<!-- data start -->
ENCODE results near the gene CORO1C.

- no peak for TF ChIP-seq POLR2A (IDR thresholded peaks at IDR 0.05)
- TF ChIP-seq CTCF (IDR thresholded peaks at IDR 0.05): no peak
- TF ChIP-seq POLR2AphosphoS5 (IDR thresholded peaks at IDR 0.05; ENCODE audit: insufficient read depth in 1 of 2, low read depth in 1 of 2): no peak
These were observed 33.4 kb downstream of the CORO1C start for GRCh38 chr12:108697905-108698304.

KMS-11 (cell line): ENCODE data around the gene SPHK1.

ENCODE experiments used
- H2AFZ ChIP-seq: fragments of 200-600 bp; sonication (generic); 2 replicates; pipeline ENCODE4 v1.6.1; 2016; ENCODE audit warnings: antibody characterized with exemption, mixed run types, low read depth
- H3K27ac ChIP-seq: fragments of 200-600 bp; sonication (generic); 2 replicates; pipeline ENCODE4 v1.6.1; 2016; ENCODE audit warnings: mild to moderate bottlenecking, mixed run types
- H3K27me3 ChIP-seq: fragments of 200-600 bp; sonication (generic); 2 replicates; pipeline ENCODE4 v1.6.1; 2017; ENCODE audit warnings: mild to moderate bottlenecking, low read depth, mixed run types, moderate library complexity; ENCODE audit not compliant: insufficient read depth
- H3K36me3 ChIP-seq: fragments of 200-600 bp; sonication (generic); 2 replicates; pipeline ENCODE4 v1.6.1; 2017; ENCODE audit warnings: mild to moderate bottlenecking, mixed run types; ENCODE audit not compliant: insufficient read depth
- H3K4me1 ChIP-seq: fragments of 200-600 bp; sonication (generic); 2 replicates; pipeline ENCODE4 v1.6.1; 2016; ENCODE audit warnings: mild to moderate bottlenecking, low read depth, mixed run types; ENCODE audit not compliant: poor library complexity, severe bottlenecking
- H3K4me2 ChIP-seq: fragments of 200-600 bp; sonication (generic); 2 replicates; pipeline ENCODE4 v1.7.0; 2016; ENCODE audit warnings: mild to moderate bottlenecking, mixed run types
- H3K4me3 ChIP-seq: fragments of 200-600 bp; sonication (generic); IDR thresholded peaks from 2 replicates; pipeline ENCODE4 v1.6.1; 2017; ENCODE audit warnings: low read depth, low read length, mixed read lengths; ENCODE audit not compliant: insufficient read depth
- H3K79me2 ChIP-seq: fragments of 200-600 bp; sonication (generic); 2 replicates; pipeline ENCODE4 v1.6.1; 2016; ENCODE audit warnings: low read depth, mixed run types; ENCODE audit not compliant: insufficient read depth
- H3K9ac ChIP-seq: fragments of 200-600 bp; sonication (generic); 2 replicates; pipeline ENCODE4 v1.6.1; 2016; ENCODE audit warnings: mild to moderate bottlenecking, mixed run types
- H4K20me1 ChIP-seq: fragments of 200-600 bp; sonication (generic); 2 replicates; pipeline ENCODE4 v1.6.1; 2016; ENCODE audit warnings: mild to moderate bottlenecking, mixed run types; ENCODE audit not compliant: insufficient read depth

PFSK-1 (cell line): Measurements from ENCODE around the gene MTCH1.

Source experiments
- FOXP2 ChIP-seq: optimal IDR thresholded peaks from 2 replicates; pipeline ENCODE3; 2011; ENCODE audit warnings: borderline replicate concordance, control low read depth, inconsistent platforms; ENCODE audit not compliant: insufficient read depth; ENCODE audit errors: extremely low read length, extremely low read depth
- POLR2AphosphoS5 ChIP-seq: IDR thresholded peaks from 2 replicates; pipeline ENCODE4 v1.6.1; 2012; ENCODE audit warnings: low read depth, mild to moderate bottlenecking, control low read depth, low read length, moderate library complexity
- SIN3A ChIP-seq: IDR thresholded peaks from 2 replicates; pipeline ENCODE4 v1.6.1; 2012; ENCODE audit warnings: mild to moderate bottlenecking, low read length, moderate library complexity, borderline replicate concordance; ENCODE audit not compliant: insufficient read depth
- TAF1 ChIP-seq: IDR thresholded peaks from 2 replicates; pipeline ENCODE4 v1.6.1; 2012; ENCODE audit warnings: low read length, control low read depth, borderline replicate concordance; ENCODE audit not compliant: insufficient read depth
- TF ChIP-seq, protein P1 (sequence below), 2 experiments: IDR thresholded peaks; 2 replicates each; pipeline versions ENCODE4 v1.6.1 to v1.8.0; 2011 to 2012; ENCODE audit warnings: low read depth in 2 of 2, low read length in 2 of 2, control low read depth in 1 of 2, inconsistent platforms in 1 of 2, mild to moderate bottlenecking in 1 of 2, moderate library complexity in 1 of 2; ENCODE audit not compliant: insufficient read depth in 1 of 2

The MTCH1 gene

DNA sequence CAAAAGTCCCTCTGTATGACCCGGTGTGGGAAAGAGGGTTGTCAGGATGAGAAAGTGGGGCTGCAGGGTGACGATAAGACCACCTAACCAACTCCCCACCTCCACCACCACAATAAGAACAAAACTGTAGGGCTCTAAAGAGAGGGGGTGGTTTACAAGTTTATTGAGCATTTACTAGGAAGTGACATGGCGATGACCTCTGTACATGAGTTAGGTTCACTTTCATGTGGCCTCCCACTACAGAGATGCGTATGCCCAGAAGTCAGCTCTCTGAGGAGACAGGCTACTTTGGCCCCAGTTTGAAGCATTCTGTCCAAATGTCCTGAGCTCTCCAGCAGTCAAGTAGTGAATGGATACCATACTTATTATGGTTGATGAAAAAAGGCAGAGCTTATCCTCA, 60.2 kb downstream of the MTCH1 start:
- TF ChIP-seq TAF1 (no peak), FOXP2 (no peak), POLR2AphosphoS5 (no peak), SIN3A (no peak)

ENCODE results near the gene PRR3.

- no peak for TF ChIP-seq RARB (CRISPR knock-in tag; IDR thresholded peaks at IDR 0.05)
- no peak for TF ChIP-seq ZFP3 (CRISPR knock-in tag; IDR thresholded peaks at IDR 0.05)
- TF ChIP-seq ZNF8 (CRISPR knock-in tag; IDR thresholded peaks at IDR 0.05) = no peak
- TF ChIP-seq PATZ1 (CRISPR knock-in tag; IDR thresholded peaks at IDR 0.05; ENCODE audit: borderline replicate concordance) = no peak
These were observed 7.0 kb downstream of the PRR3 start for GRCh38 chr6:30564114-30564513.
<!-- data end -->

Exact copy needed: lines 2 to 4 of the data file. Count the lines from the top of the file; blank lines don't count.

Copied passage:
- no peak for TF ChIP-seq POLR2A (IDR thresholded peaks at IDR 0.05)
- TF ChIP-seq CTCF (IDR thresholded peaks at IDR 0.05): no peak
- TF ChIP-seq POLR2AphosphoS5 (IDR thresholded peaks at IDR 0.05; ENCODE audit: insufficient read depth in 1 of 2, low read depth in 1 of 2): no peak